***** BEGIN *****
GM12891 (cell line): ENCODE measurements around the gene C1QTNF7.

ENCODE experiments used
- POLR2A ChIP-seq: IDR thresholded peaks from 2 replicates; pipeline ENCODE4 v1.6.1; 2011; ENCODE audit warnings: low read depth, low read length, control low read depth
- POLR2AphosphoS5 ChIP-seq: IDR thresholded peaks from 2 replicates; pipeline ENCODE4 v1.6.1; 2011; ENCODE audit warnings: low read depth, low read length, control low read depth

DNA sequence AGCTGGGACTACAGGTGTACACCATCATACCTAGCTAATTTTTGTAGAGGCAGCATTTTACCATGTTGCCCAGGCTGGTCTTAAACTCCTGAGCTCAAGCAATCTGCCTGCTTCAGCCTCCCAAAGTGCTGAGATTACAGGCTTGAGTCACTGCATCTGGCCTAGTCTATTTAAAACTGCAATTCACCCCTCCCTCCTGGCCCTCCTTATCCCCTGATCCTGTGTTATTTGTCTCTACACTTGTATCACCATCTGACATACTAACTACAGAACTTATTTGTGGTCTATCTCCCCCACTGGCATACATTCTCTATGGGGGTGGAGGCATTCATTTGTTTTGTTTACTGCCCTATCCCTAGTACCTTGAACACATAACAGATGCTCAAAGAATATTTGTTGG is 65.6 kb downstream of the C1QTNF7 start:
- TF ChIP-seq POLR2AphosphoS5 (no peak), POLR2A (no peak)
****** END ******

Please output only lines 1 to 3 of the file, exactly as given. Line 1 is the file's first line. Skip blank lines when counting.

GM12891 (cell line): ENCODE measurements around the gene C1QTNF7.

ENCODE experiments used
- POLR2A ChIP-seq: IDR thresholded peaks from 2 replicates; pipeline ENCODE4 v1.6.1; 2011; ENCODE audit warnings: low read depth, low read length, control low read depth